## V. CONCLUSIONS

Ions which enter the shock are affected by the electrostatic force and the magnetic force. The incident ions of the solar wind are decelerated by the cross-shock electric field directed toward upstream and due to the bending of the ion path by the increasing magnetic field of the ramp and overshoot. The larger is the magnetic field increase the larger is the magnetic contribution to the incident ion deceleration.^{31} The ions which cross the shock (the directly transmitted ions) have lower velocities $ v x$ along the shock normal than they had when entered the shock. Some ions even are stopped inside the ramp-overshoot region, and reverse their direction of motion toward upstream, thus being reflected at the shock front. These ions subsequently gyrate in the upstream region ahead of the ramp (being named reflected ions), and cross the shock again (being named reflected–transmitted ions). For the same cross-shock potential, the larger is the magnetic field increase, that is, the larger is the magnetic field in the overshoot maximum, the stronger is the drop of $ v x$ the directly transmitted ions and the larger is the fraction of ions which are reflected at the shock.

Upon gyration ahead of the ramp, the reflected ions return to the shock with large positive $ v y$ (the main magnetic field is in the $z$ direction). At their re-entry into the shock, the magnetic force $ v y B z$ is accelerating them toward downstream. This magnetic force exceeds the decelerating electrostatic force, so that their velocity $ v x$ steadily increases from the beginning of the ramp further downstream, at least up to the overshoot maximum.

We have shown above that in the collisionless plasma system, studied here, the ions which are accelerated contribute toward increasing their total pressure $ p x x = \u222b v x 2 f d 3 v$, while decelerating ions contribute toward decreasing their total pressure. Thus, during the shock crossing, the total pressure of the directly transmitted ions decreases while the total pressure of the reflected–transmitted ions increases. The ramp-overshoot region is a narrow part of the shock. Even if the shock is rippled and/or time-dependent, the spatial scale of the rippling substantially exceeds the width of the ramp-overshoot region, while the temporal scale of variations is substantially larger than the time of the shock crossing by an ion, so that the one-dimensional stationary momentum conservation (pressure balance) (6) should be a very good approximation. This expression states that the magnetic field increases at the expense of the drop of the total pressure of all ions crossing the ramp-overshoot region (the directly transmitted ions, the ions which are being reflected, and the reflected–transmitted ions together). Imagine now that the overshoot spontaneously grows a little. This would decrease the pressure of the directly transmitted ions and the ions which are being reflected. Without the reflected–transmitted ions, this would cause further increase the overshoot, as prescribed by (6). However, the increase in the overshoot would increase the number of reflected ions and, accordingly, the pressure of the reflected–transmitted ions. The latter increases from the beginning of the ramp through the overshoot, thus outplaying the decrease in the pressure of the directly transmitted ions across the same region and limiting the spontaneous overshoot growth. If the overshoot spontaneously decreases, the pressure of the directly transmitted ions goes up and the pressure of the reflected–transmitted ions goes down. Therefore, the reflected–transmitted ions play a stabilizing effect, ensuring that a balance could be achieved, where any spontaneous change of the overshoot strength would result in the corresponding change of the total pressure of all ion populations together in such a way to act against the spontaneous overshoot variation, thus making the shock structure stable.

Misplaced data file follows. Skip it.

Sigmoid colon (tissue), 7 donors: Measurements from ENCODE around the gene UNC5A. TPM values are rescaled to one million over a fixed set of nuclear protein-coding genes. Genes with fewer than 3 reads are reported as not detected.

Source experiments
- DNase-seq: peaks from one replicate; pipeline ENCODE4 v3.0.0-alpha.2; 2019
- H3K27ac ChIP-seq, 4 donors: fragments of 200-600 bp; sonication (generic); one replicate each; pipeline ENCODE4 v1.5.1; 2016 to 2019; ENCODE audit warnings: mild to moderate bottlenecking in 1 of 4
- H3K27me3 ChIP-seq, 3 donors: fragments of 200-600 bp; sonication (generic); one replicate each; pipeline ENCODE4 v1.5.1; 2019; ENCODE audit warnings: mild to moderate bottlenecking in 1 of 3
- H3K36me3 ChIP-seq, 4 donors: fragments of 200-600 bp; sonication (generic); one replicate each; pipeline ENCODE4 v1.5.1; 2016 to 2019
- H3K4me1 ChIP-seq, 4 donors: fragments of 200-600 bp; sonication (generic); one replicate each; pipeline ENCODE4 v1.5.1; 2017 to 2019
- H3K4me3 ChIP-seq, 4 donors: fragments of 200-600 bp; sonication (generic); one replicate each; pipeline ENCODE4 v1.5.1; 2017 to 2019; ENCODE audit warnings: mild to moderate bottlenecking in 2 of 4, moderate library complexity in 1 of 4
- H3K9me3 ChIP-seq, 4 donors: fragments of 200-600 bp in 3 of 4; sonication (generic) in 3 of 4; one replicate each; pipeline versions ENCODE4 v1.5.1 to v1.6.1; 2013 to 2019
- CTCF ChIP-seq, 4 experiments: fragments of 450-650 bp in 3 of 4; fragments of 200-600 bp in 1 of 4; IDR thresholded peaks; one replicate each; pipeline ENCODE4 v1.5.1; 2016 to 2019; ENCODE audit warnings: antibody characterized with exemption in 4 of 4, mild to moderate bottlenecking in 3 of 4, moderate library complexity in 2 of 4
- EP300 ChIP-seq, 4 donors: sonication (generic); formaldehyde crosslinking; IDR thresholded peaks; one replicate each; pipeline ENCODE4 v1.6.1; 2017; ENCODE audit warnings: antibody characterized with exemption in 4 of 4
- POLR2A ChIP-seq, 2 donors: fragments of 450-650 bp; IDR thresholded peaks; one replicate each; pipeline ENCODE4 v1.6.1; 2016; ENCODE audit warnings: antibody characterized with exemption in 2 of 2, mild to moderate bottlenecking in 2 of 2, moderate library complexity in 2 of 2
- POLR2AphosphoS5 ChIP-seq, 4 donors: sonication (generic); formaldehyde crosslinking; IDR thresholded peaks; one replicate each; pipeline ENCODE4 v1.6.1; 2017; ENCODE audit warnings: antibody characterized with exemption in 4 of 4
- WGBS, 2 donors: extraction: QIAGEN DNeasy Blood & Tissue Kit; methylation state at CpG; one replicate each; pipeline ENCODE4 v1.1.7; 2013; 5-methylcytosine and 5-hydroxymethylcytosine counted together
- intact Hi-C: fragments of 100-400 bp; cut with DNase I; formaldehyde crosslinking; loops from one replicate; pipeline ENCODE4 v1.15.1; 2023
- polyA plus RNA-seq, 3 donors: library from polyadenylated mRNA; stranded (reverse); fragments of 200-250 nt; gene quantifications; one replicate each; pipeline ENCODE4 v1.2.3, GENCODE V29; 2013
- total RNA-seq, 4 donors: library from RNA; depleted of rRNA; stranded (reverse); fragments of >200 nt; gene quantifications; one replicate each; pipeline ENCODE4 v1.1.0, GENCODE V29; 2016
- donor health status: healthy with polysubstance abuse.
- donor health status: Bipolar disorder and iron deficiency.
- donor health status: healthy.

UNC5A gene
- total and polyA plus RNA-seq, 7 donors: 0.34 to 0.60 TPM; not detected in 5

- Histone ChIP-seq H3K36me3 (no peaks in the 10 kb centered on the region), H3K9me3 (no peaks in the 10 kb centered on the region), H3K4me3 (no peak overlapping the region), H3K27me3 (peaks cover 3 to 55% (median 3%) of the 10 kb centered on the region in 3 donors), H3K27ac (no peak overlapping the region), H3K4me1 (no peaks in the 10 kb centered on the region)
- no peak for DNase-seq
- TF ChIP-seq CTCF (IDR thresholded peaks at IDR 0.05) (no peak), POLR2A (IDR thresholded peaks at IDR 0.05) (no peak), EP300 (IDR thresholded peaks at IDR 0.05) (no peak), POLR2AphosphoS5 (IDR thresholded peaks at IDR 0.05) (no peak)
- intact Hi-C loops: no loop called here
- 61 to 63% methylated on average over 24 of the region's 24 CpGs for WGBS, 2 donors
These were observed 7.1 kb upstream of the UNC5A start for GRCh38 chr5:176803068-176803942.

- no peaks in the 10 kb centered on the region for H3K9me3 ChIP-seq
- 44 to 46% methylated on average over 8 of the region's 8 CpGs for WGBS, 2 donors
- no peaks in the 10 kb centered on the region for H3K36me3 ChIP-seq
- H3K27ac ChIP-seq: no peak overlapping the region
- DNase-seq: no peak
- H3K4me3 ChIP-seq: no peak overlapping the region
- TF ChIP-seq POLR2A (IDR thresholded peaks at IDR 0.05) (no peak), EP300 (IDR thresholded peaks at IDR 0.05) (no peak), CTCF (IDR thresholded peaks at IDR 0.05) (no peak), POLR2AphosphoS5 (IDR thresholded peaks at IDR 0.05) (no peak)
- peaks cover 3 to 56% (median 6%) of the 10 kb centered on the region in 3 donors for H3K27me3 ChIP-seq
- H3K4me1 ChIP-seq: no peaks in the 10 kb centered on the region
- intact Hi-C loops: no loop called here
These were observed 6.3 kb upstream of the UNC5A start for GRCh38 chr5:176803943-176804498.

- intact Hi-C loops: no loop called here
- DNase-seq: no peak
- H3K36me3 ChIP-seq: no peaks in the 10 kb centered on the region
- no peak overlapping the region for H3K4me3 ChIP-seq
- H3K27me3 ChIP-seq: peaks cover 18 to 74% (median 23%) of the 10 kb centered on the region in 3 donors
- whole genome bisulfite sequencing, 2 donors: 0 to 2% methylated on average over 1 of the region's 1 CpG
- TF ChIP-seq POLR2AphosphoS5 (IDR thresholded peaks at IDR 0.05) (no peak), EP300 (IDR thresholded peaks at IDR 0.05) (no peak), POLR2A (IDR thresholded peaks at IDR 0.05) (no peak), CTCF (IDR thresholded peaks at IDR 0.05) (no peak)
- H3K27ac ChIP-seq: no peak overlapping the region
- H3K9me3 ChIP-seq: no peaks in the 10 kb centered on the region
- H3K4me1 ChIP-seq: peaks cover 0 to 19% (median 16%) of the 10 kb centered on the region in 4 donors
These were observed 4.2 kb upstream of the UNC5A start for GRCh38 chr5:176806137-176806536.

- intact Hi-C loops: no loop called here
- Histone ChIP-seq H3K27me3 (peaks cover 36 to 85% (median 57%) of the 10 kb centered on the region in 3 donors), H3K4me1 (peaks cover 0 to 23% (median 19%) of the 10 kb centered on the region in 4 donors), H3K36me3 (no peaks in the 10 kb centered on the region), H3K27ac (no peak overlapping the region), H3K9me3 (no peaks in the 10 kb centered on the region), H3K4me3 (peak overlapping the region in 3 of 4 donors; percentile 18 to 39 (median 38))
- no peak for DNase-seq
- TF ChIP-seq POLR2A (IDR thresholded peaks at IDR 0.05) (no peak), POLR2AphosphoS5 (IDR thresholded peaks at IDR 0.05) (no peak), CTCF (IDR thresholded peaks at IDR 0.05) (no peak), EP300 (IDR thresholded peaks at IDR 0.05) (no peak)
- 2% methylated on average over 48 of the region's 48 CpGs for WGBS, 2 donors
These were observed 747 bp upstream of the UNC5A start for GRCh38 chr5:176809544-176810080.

## ACKNOWLEDGMENTS

The study was supported by the European Union's Horizon 2020 research and innovation program under Grant Agreement No. 101004131 (SHARP). The irfu-matlab software was used for the processing of the MMS data.

## AUTHOR DECLARATIONS

### Conflict of Interest

The authors have no conflicts to disclose.

### Author Contributions

**Michael Gedalin:** Conceptualization (equal); Formal analysis (lead); Funding acquisition (lead); Methodology (equal); Project administration (lead); Validation (equal); Writing – original draft (equal); Writing – review & editing (equal). **Prachi Sharma:** Conceptualization (equal); Formal analysis (supporting); Methodology (equal); Writing – original draft (equal); Writing – review & editing (equal).

## DATA AVAILABILITY

The MMS data are publicly accessible on the MMS Science Data Center website https://lasp.colorado.edu/mms/sdc/public/.